The Egyptian Competition Authority (ECA) has said that the return of European on-demand delivery service Glovo to the Egyptian market would be approved only after the company suspends an agreement with another delivery service in the country that violates anti-monopoly laws.
In an official statement on Tuesday, the ECA released the details about meetings held to discuss the Spanish on-demand service Glovo’s exit from the country, determining that the company and the German Delivery Hero—another delivery service company—had violated the country’s competition law through a shareholder agreement.
According to Article 6 of the 2005 law on the Protection of Competition and the Prohibition of Monopolistic Practices, agreements or contracts between competing persons in any relevant market are prohibited if they are intended to divide product markets or allocate them based on geographic areas, distribution centers, type of customers, goods, seasons or time periods.
The article also states that agreements are prohibited if the involved parties are found to have restricted the production, distribution or marketing operations, or limited the distribution of services in terms of its kind or volume or applying restrictions or conditions for their availability.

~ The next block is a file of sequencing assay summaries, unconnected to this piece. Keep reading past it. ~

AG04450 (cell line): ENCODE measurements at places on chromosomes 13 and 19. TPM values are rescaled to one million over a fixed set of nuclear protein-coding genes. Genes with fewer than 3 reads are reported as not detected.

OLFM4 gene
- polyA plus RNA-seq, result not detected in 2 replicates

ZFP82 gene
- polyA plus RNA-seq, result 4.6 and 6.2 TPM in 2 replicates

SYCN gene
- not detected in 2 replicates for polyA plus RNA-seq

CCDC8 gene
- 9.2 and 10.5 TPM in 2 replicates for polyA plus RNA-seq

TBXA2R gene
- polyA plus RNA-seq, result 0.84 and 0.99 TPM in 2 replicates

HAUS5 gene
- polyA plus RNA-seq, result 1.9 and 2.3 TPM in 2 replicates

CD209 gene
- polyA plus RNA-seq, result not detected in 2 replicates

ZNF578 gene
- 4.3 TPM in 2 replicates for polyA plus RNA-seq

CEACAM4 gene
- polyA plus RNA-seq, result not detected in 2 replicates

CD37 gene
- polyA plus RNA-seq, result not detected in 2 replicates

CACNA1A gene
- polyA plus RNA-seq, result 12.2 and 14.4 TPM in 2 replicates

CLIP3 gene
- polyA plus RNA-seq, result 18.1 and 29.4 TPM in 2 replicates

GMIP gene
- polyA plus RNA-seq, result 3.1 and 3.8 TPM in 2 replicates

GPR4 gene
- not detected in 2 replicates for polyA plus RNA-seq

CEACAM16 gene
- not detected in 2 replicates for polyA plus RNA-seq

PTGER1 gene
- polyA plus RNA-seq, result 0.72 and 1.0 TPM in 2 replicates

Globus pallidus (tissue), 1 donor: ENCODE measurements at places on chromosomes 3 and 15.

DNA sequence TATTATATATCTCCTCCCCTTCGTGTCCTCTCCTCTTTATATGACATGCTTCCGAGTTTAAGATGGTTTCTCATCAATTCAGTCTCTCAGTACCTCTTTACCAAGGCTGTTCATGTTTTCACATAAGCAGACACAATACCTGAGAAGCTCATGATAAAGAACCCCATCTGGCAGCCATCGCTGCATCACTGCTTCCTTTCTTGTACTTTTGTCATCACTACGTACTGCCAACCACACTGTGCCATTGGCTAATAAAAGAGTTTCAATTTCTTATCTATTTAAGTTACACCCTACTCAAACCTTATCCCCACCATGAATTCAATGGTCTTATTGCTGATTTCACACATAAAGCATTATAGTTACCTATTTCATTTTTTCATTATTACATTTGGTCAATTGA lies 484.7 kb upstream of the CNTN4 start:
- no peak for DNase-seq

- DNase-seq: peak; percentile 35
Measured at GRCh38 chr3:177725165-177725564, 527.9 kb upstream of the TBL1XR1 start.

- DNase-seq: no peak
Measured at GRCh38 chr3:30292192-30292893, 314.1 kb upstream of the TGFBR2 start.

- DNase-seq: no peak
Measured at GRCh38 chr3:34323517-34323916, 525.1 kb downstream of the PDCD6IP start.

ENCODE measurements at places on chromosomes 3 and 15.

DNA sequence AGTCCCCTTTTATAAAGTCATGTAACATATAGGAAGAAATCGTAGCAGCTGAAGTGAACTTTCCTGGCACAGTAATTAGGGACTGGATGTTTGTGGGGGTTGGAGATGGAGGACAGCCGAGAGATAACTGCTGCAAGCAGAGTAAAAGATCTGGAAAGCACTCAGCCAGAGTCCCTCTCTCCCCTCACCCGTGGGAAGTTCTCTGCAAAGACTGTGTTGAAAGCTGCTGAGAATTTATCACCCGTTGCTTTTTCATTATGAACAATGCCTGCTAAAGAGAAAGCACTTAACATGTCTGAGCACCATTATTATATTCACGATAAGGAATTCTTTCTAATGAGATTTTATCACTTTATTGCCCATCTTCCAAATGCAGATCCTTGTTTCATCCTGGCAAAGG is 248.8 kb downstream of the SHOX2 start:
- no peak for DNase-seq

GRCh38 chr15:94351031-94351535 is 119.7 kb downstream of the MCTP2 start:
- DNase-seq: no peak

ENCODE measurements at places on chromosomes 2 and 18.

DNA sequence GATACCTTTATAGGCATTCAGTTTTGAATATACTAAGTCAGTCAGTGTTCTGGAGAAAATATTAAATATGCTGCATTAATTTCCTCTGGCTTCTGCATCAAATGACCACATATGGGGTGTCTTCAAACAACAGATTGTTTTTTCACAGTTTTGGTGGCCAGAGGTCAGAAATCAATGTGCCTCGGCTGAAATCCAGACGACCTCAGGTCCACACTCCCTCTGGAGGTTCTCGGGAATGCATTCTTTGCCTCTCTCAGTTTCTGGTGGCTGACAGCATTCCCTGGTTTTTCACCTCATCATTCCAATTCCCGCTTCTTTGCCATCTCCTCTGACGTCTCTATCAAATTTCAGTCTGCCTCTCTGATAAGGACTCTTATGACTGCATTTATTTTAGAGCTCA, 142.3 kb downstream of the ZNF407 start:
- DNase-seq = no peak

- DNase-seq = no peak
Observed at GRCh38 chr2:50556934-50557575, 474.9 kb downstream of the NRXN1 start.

The announcement is the first by the Egyptian authorities following a shocking exit by Glovo last month; where they announced a suspension of services in the country without providing more details.
The exit comes less than a year after the emerging service launched in Egypt.
Delivery Hero operates in Egypt through two directly owned subsidiaries which are the closest competitors to Glovo in the Egyptian on-demand delivery market.
In 2018, Delivery Hero entered into a shareholder agreement with Glovo by acquiring 16 percent of Glovo’s shares.
The agreement confers Delivery Hero with certain corporate rights that allow the company to access commercially sensitive information of its competitors’ operations in the Egyptian market and to influence Glovo’s strategic business decisions, according to the statement.
“The exercise of minority rights in such a way as to limit competition between the parties is a recourse to methods that fall outside the scope of competition on the merits defined as the normal competition between firms in offering consumers better prices and/or quality,” the ECA argued.
The ECA has given both companies 30 days to execute the authority’s decisions.